The Perils of Do-It-Yourself IRA Transactions

This month’s post was originally shared in September of 2019.  The information given below is always good to remember when managing your IRA and retirement money.  

I hope your summer months wrapped up well. For many of you, kids are now back in school and a routine is gladly welcomed. For others, this time of year may be business as usual. But may I share with you an observation I’ve had throughout my career? August and September tend to be restart months…perhaps a second New Year. Goals for the year may be revisited. Commitments slacked on become a priority again. A renewed energy might be felt to conquer certain tasks. If you haven’t already, I encourage you to revisit your goals and see what you’d like to accomplish before year-end. Once Thanksgiving comes, you’ll find it harder and harder to find that energy.

Shifting to this month’s topic, I’d like to share an article I recently read by Ed Slott, the “IRA Guru” as I call him. In this article from Ed Slott in Investments news, he shares real life stories about IRA transactions gone wrong. I think there is much to learn from these stories. Here are some thoughts.

The “Do over” option is gone

Prior to 2017, investors had the option of recharacterizing Roth IRA conversions in the event a mistake was made (or often times a better conversion opportunity occurred). The Tax Cuts and Jobs Act eliminated this strategy. When implementing a Roth IRA conversion, an investor is converting pre-tax dollars to tax-free growth dollars. How do you get there? By paying taxes on the amount converted.

In the story Mr. Slott references, an investor made a mistake by converting $2,000,000 rather than $20,000. Whew! How a simple decimal point caused significant taxes due! You might desire to be in the highest income tax bracket, but this is not the way to get there.

Working with an advisor could have helped correct this problem. Unfortunately, this investor is most likely going to tax court pleading for a private letter ruling from the IRS (which is a costly endeavor I might add).

Checking the correct box

Few realize the incredible importance of completing retirement plan rollover paperwork accurately. You could have it 95% accurate, but the 5% mistake could cost you thousands, if not tens of thousands, in taxes.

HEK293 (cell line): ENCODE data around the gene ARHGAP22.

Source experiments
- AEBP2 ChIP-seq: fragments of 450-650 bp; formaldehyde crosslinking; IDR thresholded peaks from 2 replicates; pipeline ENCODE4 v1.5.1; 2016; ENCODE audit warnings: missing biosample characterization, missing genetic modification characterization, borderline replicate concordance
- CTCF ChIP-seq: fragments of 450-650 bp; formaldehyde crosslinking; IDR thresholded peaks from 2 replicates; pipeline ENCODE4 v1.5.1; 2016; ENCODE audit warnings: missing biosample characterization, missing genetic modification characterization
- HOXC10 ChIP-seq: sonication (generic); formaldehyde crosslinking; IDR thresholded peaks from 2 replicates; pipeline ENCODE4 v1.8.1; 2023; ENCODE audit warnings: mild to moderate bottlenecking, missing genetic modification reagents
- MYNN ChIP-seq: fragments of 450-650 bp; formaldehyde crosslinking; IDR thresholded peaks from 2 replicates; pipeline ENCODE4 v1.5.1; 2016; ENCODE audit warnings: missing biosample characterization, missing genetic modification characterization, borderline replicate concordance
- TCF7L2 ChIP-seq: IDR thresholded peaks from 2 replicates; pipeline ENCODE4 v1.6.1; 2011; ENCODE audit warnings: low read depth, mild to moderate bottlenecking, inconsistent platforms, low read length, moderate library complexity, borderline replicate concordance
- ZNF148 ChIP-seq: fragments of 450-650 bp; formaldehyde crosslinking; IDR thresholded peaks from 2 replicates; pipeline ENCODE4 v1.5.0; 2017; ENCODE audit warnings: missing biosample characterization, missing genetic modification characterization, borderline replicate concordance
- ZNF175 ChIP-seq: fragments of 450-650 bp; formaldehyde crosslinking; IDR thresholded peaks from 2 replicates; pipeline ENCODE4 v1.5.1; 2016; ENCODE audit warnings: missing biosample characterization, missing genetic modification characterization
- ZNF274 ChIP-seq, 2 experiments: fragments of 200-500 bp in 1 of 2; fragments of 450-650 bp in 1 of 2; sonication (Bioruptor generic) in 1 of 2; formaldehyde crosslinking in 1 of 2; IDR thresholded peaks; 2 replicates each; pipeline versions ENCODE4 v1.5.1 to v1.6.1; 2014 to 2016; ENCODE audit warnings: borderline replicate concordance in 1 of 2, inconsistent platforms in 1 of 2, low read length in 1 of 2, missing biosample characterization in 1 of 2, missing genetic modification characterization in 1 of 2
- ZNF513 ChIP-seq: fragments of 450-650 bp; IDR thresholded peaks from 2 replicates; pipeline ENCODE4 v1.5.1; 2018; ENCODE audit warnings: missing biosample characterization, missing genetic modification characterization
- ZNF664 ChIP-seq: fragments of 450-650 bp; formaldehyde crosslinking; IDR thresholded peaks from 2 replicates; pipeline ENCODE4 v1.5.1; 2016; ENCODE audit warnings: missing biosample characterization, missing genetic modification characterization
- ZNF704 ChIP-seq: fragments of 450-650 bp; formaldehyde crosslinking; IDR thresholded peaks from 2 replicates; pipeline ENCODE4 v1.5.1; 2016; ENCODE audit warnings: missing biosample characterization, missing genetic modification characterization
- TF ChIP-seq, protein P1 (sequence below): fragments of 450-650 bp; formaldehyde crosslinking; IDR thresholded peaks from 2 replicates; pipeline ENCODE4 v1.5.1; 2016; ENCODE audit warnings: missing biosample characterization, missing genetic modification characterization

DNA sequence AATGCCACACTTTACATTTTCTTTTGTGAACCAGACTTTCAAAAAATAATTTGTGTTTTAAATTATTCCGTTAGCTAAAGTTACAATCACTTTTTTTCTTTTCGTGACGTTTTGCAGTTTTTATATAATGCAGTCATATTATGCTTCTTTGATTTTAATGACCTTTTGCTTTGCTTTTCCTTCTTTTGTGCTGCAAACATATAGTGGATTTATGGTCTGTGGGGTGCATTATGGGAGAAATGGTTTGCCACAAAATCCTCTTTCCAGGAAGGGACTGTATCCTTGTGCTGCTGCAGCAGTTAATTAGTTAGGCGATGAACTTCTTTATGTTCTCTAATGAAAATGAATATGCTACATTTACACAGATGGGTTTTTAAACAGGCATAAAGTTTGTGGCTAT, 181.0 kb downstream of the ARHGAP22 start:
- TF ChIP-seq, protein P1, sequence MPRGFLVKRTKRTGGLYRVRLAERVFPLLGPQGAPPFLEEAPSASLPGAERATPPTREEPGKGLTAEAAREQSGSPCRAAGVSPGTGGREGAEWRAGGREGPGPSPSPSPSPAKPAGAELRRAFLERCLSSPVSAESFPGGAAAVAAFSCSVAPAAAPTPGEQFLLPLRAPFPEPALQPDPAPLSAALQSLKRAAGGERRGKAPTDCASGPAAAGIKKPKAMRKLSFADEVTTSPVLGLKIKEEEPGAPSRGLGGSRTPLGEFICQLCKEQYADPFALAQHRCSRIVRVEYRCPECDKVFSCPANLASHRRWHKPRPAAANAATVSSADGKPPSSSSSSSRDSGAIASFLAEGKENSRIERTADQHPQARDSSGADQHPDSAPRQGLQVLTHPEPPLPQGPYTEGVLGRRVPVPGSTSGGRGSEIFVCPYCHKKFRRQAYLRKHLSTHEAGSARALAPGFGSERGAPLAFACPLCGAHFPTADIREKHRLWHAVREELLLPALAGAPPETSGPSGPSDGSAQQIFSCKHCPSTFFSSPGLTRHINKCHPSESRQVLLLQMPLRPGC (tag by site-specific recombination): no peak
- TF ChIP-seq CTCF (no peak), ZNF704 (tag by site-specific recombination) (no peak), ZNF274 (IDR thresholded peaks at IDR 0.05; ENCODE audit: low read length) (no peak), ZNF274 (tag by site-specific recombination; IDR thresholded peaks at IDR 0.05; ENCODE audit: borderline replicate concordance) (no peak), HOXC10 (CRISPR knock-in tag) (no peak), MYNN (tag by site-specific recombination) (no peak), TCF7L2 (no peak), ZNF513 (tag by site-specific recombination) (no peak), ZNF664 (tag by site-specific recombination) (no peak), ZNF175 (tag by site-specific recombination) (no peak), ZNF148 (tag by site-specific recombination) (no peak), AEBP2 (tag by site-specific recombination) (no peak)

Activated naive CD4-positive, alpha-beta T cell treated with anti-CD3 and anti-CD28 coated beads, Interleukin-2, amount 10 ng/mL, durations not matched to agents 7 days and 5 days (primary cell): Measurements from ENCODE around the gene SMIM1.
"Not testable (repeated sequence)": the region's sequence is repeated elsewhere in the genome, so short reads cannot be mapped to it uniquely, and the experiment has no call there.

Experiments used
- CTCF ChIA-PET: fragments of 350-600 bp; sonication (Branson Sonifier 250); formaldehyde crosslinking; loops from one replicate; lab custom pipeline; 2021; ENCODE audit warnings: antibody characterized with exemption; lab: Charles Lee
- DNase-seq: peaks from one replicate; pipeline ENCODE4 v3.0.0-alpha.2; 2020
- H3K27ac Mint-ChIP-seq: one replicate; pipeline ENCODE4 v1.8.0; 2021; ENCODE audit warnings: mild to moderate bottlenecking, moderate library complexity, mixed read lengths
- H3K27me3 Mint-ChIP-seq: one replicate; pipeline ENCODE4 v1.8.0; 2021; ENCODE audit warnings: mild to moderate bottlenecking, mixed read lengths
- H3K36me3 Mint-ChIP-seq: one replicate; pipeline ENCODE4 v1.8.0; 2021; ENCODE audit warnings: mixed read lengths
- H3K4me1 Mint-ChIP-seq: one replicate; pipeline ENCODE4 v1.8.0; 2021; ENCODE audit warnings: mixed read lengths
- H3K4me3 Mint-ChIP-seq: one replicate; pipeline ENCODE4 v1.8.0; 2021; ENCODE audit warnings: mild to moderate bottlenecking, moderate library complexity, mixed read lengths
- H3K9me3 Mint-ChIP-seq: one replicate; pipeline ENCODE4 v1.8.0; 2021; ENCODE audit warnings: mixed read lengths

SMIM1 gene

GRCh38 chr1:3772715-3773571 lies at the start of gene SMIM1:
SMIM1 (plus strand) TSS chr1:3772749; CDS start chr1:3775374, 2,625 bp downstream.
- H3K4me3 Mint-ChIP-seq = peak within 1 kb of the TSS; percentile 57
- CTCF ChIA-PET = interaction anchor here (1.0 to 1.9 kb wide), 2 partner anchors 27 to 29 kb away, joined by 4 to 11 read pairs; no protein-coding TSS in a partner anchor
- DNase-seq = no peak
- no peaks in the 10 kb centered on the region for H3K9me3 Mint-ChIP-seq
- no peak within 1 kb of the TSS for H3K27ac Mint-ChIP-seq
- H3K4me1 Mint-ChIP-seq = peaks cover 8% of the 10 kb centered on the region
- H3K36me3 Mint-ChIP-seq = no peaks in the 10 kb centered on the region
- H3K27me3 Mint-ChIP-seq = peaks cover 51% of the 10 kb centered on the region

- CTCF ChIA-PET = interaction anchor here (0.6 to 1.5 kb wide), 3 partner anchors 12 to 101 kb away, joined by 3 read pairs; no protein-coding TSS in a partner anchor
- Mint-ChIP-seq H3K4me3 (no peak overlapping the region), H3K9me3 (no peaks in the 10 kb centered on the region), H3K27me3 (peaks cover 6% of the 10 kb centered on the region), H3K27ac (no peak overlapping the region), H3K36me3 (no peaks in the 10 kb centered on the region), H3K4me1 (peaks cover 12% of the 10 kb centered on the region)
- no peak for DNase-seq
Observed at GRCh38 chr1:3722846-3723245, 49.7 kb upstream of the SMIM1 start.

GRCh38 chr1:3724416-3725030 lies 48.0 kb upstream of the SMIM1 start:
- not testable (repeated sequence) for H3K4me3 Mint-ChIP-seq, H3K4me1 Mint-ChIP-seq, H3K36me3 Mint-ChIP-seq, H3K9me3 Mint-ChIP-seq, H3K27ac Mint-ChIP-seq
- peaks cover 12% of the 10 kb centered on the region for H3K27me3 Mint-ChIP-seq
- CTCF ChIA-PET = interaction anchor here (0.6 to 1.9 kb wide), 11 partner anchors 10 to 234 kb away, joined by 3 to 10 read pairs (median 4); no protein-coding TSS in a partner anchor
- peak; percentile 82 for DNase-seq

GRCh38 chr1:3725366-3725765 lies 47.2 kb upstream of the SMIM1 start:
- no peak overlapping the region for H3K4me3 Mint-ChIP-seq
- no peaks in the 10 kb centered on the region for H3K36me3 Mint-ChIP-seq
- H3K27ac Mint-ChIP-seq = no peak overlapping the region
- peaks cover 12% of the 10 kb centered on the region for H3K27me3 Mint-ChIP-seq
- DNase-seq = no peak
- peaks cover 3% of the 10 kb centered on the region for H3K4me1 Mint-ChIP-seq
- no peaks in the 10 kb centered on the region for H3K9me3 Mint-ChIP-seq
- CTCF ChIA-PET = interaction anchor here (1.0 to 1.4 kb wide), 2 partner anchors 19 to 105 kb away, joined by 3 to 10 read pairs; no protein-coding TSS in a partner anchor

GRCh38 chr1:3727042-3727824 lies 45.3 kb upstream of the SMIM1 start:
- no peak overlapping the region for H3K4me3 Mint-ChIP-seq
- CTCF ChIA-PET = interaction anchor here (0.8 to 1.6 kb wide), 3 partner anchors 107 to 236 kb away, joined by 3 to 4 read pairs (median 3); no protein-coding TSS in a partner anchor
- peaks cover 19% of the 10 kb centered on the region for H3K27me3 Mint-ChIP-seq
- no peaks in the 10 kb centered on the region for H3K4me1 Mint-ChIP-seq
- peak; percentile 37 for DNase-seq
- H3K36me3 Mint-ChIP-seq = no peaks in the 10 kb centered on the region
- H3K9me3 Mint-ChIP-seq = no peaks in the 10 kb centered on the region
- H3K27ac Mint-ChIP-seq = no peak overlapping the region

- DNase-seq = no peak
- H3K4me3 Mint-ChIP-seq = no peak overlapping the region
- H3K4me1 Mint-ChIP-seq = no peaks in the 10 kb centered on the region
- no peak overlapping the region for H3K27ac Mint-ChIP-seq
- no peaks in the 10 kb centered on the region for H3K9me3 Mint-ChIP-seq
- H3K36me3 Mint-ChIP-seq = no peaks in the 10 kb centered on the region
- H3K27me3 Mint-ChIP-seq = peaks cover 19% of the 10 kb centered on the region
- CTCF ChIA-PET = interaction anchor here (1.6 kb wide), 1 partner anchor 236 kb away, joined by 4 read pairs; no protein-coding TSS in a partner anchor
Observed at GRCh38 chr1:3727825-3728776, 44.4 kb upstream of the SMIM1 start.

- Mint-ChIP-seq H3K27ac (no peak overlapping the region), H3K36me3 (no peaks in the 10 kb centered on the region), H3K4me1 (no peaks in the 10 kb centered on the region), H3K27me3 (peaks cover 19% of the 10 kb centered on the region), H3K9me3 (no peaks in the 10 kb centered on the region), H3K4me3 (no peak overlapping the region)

Mr. Slott references a Veterans Affairs person who attempted to do a tax-free rollover to an IRA from her Thrift Savings Plan (TSP). Rather than her retirement dollars being rolled over tax-free, she was paid directly with 20% mandatory federal tax withheld. Here’s the problem: The 20% may not be enough depending on the dollars at stake. Here’s the bigger problem: Even with this mistake, the rollover could have still occurred utilizing the “60 day rollover rule.” However, this investor was working alone and failed to get this done. And sadly, after spending considerable money on pleading her case in tax court, she lost her case.

Beneficiary Designations: Oh, How Important!

The extreme importance of proper beneficiary designations is something we have seen firsthand at Rivertree. The rules for retirement plan beneficiary designations (e.g. 401k, 403b, TSP, pension plan) and IRAs can be quite different. We often say to our clients that the “I” in IRA stands for individuals…that’s you! Qualified retirement plans set their own beneficiary and distribution rules. And their rules may not be exactly what you would desire for your beneficiaries.

Know this: Some plans will distribute 100% of the qualified beneficiary’s money paid directly to them rather than to an Inherited IRA. Whew! This is another significant tax hit that could have been avoided with proper planning.

As part of our financial review checklist, we revisit and update beneficiaries on accounts. Keep in mind that for some qualified plans, particularly pension plans, beneficiary designations are kept on file in the HR department. And these accounts could still have an ex-spouse listed as primary beneficiary. Even if you have updated your estate plan (e.g. Last Will and Testament), the beneficiary designation takes precedent over a will.


In closing, here’s a quote from Mr. Slott: “The tax laws are particularly complicated and unforgiving. Some mistakes, usually the biggest ones, cannot be undone. Advisers can help clients avoid these tax disasters and provide real tangible value, before the damage is done.

We would be glad to discuss with you any of the items mentioned in this article. In the meantime, finish strong for 2019!

*For financial planning clients of Rivertree Financial Planning: Please contact us as soon as possible if you have had any changes in circumstances, objectives, goals or risk tolerance.

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